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Children's first names and immigration background in France

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Author Info

  • Mahmood Arai

    ()
    (Department of Economics and SULCIS - Stockholm University)

  • Damien Besancenot

    ()
    (CEPN - Centre d'Economie de l'Université de Paris Nord (ancienne affiliation) - Université Paris XIII - Paris Nord - CNRS : UMR7115)

  • Kim Huynh

    ()
    (LEM - Laboratoire d'Économie Moderne - Université Paris II - Panthéon-Assas : EA4442)

  • Ali Skalli

    ()
    (LEM - Laboratoire d'Économie Moderne - Université Paris II - Panthéon-Assas : EA4442)

Abstract

We present evidence indicating that immigrants and especially those from the Maghreb/Middle-East give first names to their children that are different from those given by the French majority population. When it comes to natives with an immigrant background, these differences are very little pronounced. Being born and raised up in France as well as being exposed to the French society and culture through residence, citizenship and the educational system draws individuals with or without immigrant background into similar ways of expressing belongings when choosing first names for their children, indicating the very strong assimilating forces in the French society.

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Bibliographic Info

Paper provided by HAL in its series CEPN Working Papers with number halshs-00383090.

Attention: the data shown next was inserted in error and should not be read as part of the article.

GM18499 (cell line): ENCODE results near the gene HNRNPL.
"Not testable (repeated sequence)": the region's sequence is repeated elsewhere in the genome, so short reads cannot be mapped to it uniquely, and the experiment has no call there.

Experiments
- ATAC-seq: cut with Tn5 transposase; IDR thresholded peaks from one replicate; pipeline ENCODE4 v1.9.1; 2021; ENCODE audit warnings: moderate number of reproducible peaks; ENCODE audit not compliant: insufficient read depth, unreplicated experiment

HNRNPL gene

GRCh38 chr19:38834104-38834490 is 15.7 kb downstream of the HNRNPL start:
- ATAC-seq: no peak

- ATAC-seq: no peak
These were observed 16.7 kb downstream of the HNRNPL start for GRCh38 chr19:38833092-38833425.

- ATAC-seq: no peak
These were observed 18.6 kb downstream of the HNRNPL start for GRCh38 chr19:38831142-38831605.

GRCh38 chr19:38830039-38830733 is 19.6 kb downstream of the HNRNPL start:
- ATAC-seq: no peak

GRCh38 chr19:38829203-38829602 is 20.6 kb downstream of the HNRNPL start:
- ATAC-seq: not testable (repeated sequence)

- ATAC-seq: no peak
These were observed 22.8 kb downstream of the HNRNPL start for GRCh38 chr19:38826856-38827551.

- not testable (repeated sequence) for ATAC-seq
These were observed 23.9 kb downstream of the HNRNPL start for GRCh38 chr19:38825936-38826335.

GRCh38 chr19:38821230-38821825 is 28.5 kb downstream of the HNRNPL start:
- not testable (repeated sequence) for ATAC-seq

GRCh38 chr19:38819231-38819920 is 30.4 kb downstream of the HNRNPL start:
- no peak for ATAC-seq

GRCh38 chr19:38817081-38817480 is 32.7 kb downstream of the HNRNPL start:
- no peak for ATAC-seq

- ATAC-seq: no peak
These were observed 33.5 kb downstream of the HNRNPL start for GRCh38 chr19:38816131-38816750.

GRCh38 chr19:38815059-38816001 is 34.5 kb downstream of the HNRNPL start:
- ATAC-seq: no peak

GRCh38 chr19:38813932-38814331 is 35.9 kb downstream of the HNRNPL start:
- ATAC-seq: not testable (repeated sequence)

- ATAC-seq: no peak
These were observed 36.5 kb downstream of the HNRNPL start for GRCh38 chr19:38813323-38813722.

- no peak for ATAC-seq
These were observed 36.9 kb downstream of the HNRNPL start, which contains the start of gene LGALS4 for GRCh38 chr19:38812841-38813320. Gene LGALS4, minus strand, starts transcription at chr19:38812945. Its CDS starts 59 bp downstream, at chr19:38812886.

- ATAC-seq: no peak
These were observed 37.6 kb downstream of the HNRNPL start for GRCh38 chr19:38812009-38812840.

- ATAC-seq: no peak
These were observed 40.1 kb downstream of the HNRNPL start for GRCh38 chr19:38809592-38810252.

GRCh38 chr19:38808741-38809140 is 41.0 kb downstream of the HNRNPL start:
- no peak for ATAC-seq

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Date of creation: 12 May 2009
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Handle: RePEc:hal:cepnwp:halshs-00383090

Note: View the original document on HAL open archive server: http://halshs.archives-ouvertes.fr/halshs-00383090
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Keywords: First names; integration; belonging; immigrants.;

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  1. Roland G. Fryer & Steven D. Levitt, 2004. "The Causes and Consequences of Distinctively Black Names," The Quarterly Journal of Economics, MIT Press, vol. 119(3), pages 767-805, August.
  2. Mahmood Arai & Peter Skogman Thoursie, 2009. "Renouncing Personal Names: An Empirical Examination of Surname Change and Earnings," Journal of Labor Economics, University of Chicago Press, vol. 27(1), pages 127-147, 01.
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Cited by:
  1. Alberto Bisin & Thierry Verdier, 2010. "The Economics of Cultural Transmission and Socialization," NBER Working Papers 16512, National Bureau of Economic Research, Inc.

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